Holy See Poverty RateHoly See, also known as Vatican City, is a small nation located in southern Europe and is an enclave of Rome in Italy that is the seat of the Catholic Church. It is not exactly known how much personal wealth the citizens of Vatican City have, but it is known that the Holy See poverty rate is virtually non-existent.

The Holy See is supported by a multitude of sources, including investments, real estate income and donations from Catholic individuals, as well as dioceses and institutions. Even though it is the smallest nation in the world in both size and population, the Holy See’s GDP per capita is an estimated $21,198, which makes Vatican City the 18th wealthiest nation in the world per capita.

The population of this small independent state is very small, which contributes to the Holy See poverty rate being non-existent. In July 2001, the estimated population in Vatican City was 890, and it generally sees a growth rate of about 1.15 percent. Most of the residents of the state are related to the Church in some way, supplemented by elderly officers and servants for the Church. Most of the jobs within the Vatican itself include secretarial, domestic, trade and service jobs. The working week is fairly reasonable, although some keep longer hours, such as the Secretariat of State.

Workers that reside within Vatican City also enjoy numerous religious holidays, and Italians that work in Vatican City are exempt from having to join the military. Defense is provided by Italy, known as the Swiss Guard, who performs ceremonial and limited security duties. The members of the Swiss Guard tend to make a relatively low salary, but they are usually younger men with private incomes.

Fortunately, it would appear that the Holy See poverty rate is unlikely to increase in the near future.

Sara Venusti

Photo: Flickr

Mobile Medical Unit
Revolutionary in more ways than one, the Vatican recently donated a mobile medical unit to the people of one of the most ancient cities on the planet. The unit tours Rome’s borders and offers free health care to those in need — including but not limited to immigrants, expectant mothers and children.

Pope Francis is a prominent voice for those in need. Regularly speaking out about people living in poverty, the Pope frequently stresses the importance and impact that the impoverished have on society.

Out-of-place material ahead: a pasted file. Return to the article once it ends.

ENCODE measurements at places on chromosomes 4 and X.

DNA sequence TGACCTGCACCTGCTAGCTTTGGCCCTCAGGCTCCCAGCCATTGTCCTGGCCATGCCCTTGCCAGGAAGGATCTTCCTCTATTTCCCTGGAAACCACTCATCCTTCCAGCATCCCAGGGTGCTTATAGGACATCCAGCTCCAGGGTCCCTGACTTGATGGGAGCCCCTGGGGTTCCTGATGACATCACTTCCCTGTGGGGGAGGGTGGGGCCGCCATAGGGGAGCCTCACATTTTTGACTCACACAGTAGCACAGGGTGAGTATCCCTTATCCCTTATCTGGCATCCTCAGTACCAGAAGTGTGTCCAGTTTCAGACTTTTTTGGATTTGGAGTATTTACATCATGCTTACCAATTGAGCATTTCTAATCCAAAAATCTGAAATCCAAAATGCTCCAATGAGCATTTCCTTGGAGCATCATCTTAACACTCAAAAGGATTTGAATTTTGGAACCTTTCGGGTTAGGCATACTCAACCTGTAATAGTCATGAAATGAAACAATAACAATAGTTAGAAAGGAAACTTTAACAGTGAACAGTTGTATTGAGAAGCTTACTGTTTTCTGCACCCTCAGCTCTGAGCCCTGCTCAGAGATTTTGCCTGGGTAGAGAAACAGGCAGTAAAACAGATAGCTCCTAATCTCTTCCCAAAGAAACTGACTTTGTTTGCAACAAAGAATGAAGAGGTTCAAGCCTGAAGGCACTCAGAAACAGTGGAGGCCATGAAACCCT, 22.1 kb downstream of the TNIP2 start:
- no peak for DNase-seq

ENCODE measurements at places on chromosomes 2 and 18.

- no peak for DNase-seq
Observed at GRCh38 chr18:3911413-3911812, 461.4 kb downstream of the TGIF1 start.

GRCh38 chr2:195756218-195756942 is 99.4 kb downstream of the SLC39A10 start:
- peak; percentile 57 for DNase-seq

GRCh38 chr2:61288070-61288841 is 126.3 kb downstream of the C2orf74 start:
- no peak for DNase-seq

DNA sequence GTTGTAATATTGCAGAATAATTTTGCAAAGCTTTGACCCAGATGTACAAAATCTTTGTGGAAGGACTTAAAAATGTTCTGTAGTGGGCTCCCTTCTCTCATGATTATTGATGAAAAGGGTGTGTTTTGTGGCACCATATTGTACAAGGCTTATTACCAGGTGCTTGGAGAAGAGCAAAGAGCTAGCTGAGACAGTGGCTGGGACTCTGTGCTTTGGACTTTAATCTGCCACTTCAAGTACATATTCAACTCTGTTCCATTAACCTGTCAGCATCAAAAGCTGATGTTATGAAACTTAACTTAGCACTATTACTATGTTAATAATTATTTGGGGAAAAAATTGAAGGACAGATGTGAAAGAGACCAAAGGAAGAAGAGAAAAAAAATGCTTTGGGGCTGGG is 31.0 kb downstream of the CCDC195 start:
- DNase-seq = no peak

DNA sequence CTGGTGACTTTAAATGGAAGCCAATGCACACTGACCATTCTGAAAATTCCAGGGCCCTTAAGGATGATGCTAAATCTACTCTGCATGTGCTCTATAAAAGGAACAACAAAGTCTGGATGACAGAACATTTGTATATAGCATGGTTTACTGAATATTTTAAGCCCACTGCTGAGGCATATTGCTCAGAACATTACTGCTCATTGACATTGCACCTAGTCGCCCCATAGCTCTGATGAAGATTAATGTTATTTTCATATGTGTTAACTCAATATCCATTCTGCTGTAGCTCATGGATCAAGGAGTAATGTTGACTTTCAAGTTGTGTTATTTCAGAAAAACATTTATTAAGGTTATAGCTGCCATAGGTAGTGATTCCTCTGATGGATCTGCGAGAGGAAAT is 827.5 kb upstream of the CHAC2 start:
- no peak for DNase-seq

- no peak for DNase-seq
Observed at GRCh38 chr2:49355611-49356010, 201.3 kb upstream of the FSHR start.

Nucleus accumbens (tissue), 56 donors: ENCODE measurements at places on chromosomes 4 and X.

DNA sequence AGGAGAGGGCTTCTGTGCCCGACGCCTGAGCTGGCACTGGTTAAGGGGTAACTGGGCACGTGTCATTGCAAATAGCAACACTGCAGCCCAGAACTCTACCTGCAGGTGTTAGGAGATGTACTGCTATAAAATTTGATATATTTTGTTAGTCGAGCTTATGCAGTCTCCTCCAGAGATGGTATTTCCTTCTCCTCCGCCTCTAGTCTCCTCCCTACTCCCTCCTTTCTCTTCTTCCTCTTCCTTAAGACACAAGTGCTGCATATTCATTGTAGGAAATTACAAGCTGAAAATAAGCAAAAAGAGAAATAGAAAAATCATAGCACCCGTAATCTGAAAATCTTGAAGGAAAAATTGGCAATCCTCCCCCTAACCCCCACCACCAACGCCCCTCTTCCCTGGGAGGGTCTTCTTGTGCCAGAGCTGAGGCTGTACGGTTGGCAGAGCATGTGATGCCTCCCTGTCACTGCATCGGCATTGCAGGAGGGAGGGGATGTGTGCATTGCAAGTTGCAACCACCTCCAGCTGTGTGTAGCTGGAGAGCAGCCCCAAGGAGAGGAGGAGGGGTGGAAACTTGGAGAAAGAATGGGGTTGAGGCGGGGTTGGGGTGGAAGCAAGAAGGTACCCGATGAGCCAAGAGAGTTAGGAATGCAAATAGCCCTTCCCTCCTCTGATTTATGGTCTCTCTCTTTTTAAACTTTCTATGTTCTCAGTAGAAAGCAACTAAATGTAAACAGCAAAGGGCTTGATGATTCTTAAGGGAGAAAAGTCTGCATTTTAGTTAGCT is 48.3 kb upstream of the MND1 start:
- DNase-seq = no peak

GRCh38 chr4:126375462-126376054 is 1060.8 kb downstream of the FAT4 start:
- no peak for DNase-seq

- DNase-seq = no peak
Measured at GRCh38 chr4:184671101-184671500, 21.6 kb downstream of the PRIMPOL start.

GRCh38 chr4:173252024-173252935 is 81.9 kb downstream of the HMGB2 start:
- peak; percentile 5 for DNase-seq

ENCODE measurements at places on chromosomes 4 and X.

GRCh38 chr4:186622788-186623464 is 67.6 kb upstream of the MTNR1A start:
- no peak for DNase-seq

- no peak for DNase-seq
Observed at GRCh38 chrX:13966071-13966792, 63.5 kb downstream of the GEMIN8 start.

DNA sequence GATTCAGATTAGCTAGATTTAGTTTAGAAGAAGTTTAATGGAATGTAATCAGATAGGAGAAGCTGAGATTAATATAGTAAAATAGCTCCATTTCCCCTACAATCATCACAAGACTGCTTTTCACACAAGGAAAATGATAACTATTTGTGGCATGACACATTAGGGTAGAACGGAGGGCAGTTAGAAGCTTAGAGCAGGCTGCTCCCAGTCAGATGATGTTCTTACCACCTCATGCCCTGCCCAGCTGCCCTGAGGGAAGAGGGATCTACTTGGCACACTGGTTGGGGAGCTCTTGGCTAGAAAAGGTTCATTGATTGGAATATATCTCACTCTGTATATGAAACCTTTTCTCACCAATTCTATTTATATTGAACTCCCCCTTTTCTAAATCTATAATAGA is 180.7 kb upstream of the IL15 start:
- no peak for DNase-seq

The life-saving vehicle does its best to blend in — with Vatican City license plates and the Holy See’s coat of arms (two keys topped by a papal crown), the mobile medical unit is Roman through and through. Dr. Lucia Ercoli, director of the Instituto di Medicina Solidale, said that using Vatican license plates allows migrants living in inhumane conditions to experience the closeness of the Pope and the church.

Istituto di Medicina Solidale staff, a group of volunteer doctors, health care professionals and medical students, use the RV-styled vehicle to assist people in need. The vehicle serves a diverse group of people, including many refugee children who lost their parents during the dangerous journey from their home country to Italy.

The group has been active since 2004 and partners with other nonprofit groups and the church to create makeshift clinics that offer services to the poor. In the summer of 2015, the association started providing services to a church-run center for immigrants near a city train station. In one day, hundreds of people showed up for check-ups.

In March of 2015, the Vatican opened a “clinic for the poor” located near the colonnade. The clinic offered free medical treatment and services to those unable to afford basic medical care.

Additionally, the Vatican has provided access to showers and barbershops. In October 2015, Pope Francis and his fellow Jesuits converted an old travel agency into a dormitory for the homeless.

The Vatican mobile medical unit provides a more private setting for patients and includes more equipment. As of August 2016, the vehicle has accommodated more than 2,000 people near shanty towns and abandoned buildings while simultaneously paving the way for further developments in healthcare.

Jacqueline Venuti

Photo: Pixabay